Women in WiFi: How the Lwana sisters are changing the game, providing data as cheap as R5 for 1 gig

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The Lwana sisters plan to take their Lokshin WiFi idea across the country.
The Lwana sisters plan to take their Lokshin WiFi idea across the country.
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They run a family business.

Cultivation Point is a communication and technology services company run by sisters Kholeka, Tobeka, and Bongeka. They established it in 2014.

The Lwana sisters recently launched a new high-speed, low-cost Wireless Internet Service Provider (WISP) called Lokshin WiFi. It is available at spaza shops, chesa nyamas, local supermarkets as well as online. 

“It is essentially low-cost WiFi which is competitive, ranging from as low as 1 gig at R5 and a variety of affordable packages. Our strategy is to go into areas that struggle with connectivity,” Kholeka says. 

“We launched on 12 August at Olievenhoutbosch in Centurion and our partners, Bellaggiotech, have an established footprint in Cosmo City. We intend to roll out our expansion plan into all provinces in the next three to six months,” she adds. 

The idea of Lokshin WiFi is a passion project for the sisters as they love to be involved in anything that uplifts underprivileged communities. “Connectivity is an issue in South Africa,” she says. 

“It has stopped being a luxury but has become a necessity. We found a solution that provides for underprivileged areas. As loadshedding is also an issue, we use solar which helps people to continuously stay connected, this is especially helpful for students who need to study for exams or do their homework and entrepreneurs running their businesses. As communications and marketing professionals, we wanted to extend our skill and knowledge to the benefit of under-serviced communities and do our bit in delivering solutions and services that will add value,” Kholeka adds.

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The sisters are passionate about solving issues while giving back. 

“As a business, we are interested in solving issues that affect the underserviced communities. We started by rolling out a coding training programme that is accredited by the MICTSeta, which is when we realised that that is not enough. Connectivity is a necessity for all communities,” Kholeka says.

“We are involved with an innovative technology provider named Fibrepoynt, they have developed a uniquely South African IP using antennae to provide affordable internet coverage to communities. This is customised for South African townships. Our other strategic partner is Flash, we use their payment platform at the point of sale with our vendors, spazas, tshisa nyamas and other businesses available in townships and rural areas,” Kholeka says. 

“As women in WiFi, we intend to leave a mark in the communities we operate by creating jobs, technical skills transfer, and ensuring that we partner with local female businesses to ensure they benefit from our solution.”

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They started their business Cultivation Point in 2014 with just the sisters.

“At the moment we have 10 full-time staff and a whole host of freelancers that work on various projects,” Kholeka says. In the beginning, they used their personal savings to fund and start their business.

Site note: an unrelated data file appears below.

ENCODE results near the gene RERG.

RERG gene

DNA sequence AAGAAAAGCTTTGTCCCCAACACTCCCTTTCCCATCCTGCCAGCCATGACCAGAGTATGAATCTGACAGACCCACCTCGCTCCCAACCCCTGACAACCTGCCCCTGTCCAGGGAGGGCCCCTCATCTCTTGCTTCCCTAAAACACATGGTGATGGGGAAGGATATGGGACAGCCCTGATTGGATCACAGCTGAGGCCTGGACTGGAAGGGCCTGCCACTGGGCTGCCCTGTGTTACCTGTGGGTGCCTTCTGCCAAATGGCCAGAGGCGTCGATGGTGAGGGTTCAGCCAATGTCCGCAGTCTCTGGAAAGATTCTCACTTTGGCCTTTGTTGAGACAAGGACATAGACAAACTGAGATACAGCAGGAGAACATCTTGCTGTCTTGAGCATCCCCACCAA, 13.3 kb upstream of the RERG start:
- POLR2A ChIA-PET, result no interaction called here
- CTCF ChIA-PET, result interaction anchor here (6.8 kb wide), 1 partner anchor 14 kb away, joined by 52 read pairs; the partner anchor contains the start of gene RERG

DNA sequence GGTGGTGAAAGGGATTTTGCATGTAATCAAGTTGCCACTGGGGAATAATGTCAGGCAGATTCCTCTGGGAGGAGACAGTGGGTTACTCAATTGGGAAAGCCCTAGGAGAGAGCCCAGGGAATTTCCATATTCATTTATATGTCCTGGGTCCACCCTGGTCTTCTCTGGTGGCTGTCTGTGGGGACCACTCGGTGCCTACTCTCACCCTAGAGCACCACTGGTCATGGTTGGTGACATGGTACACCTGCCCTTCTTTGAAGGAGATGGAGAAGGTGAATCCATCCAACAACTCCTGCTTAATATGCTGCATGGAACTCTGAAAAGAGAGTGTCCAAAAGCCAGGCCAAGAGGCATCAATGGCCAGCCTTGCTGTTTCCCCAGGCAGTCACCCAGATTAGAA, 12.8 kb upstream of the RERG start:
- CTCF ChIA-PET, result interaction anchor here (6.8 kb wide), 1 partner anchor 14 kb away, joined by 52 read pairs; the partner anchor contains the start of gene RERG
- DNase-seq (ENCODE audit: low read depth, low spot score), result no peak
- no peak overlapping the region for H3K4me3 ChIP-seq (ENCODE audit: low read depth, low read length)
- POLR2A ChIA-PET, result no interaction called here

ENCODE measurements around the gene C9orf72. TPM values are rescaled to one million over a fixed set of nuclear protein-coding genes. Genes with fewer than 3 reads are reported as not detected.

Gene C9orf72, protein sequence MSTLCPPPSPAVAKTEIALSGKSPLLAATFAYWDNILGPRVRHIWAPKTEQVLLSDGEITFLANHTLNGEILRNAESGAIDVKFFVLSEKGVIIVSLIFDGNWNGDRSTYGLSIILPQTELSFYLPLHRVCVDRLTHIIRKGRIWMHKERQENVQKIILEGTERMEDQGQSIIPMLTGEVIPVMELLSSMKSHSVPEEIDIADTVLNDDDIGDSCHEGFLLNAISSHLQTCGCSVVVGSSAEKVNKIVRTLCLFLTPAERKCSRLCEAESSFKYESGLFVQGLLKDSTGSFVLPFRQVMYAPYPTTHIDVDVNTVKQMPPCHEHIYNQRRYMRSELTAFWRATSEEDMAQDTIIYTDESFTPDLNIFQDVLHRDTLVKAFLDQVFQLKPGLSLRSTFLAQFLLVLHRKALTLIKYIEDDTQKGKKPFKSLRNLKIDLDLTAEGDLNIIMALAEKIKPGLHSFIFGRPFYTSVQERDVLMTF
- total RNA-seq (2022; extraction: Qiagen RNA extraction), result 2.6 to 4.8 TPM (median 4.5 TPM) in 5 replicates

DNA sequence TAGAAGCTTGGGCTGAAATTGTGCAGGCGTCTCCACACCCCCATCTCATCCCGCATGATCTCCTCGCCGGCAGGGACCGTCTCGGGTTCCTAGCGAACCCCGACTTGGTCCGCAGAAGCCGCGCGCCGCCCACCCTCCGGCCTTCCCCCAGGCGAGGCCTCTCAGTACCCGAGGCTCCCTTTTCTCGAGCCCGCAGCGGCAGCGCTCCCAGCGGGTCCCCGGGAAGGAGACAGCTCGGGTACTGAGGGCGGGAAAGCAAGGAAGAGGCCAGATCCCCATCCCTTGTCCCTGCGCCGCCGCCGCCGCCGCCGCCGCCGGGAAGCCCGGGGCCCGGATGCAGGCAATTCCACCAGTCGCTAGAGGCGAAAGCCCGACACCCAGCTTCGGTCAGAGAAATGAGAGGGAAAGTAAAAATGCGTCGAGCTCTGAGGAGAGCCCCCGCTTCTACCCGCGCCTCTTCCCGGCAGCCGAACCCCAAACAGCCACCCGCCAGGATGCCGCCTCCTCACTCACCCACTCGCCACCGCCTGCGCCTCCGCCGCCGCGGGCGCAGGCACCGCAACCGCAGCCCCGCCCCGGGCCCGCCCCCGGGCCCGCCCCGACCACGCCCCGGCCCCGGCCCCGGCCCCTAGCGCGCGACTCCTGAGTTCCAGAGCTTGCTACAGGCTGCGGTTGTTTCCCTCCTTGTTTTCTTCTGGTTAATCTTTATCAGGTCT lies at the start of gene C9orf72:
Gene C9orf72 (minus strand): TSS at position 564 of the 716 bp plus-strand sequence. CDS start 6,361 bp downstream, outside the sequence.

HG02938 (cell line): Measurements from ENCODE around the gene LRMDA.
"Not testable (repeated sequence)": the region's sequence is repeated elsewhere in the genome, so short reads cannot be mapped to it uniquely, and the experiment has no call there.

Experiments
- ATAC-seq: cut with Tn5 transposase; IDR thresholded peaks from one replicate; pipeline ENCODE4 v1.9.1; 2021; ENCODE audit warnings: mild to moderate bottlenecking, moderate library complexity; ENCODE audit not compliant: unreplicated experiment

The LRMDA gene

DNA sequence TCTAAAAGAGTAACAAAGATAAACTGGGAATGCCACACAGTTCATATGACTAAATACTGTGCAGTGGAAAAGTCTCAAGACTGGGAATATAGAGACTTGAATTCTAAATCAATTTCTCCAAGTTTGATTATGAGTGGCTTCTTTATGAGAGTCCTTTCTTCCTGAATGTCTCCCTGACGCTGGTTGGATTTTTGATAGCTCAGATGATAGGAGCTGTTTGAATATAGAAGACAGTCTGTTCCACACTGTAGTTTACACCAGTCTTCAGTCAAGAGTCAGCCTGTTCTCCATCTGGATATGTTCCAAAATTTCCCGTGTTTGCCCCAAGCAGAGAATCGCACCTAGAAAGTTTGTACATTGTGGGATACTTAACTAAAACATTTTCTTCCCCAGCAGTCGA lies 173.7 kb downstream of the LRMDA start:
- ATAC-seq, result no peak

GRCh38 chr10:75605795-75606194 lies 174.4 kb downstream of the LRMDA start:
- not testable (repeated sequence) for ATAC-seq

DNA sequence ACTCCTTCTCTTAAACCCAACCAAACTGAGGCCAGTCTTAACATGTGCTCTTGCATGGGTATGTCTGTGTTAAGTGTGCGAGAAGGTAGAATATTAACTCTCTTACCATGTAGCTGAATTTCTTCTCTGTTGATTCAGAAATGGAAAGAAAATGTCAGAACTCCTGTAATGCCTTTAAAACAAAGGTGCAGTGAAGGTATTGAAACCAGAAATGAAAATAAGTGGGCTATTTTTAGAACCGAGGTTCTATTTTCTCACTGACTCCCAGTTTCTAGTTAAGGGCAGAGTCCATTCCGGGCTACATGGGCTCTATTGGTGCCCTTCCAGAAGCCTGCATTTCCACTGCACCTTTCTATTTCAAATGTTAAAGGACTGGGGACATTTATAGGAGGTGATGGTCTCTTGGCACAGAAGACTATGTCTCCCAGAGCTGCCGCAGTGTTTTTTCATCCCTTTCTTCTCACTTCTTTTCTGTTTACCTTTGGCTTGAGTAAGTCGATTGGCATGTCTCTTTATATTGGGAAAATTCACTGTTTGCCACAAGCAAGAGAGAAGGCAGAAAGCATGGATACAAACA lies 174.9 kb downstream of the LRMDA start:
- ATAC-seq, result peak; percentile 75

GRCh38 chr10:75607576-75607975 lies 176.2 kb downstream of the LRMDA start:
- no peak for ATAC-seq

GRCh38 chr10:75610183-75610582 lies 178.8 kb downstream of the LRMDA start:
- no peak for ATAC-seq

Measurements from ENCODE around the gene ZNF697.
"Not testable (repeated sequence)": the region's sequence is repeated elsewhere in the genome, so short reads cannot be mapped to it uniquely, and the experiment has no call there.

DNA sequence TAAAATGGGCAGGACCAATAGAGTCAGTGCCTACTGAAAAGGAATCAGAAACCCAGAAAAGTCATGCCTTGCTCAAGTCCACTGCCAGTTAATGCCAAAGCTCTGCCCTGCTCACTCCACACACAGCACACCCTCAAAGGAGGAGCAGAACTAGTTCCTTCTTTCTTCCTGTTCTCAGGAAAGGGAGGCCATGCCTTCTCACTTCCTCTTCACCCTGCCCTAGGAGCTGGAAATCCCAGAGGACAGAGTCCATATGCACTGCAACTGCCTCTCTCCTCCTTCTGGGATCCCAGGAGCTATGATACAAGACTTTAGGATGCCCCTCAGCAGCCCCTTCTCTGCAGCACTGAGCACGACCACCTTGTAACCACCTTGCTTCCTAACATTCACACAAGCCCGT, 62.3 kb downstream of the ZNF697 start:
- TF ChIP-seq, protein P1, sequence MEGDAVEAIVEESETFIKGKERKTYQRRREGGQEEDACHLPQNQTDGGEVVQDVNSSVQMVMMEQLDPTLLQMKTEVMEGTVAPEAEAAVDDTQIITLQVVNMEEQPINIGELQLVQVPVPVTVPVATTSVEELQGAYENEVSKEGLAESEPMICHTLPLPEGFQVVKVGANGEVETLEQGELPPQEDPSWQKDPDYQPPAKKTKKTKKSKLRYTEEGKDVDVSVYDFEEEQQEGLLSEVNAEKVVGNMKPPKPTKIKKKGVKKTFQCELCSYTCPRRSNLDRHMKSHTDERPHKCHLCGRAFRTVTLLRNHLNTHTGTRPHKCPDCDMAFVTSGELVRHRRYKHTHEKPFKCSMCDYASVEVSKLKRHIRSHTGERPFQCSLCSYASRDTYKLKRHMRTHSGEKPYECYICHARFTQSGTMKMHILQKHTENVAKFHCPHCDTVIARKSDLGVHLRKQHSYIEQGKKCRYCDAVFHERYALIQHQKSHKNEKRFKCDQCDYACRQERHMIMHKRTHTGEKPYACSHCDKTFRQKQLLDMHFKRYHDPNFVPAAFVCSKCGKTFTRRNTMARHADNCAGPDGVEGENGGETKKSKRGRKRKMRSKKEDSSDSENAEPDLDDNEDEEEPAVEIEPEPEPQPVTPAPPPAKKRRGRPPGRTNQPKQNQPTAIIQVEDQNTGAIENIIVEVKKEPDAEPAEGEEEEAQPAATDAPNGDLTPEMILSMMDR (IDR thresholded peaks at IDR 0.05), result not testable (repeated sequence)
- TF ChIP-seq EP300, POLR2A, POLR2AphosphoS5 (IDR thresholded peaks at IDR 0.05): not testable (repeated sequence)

“At first we used our own savings and we had a couple of companies that would help to fund us from time to time on various projects,” Kholeka says. 

“As with Lokshin WiFi - we have a partnership with Sentech, and we are always on the lookout for more Telco partners that can provide the necessary backhaul in order to stimulate growth and expansion.” 

They mostly attract clients through networking and the tendering processes.

“We have learned that mostly reputation is important because people talk and if you deliver with the excellence they will recommend and give you more opportunities, so trust is big,” she says. 

As an all-women owned business, they encourage more females to start  When they started their business, they faced some challenges.

“As with most startups in the beginning cash flow, access to market, not being able to define our offering succinctly whilst finding our feet,” Kholeka says. 

“It was not easy to access the market and find clients that would take a chance on a new startup, but through perseverance, we have managed to gain the trust of our clients and partners.” 

Working as siblings is no different from working with non-family members for the sisters. 

“Challenges are the same as with any relationship. When you have two minds in one space they sometimes agree, sometimes disagree. We are no different. Instead, there are more pros than cons, it’s mostly a beautiful and rewarding experience for me certainly, as I consider myself blessed to work with incredibly creative and sharp minds,” Kholeka adds.

This Women's Month, their message to young aspiring female business owners is to go out there and make it happen for yourselves.

“Do not be afraid to tap into male-dominated spaces; there’s a gap here and opportunities are rife for us women,” Kholeka says. 

“Ensure that you conduct your due diligence, sign all the necessary legal instruments, and get proper counsel before you embark on projects. Be frugal. Push more than the next person. Do not get despondent when things take time. We once persisted for two years knocking at a client’s door because we believed so much in our partnership, and it eventually happened. In the same vein, know when to cut your losses, and do not sell your soul. Always stick to your values.”

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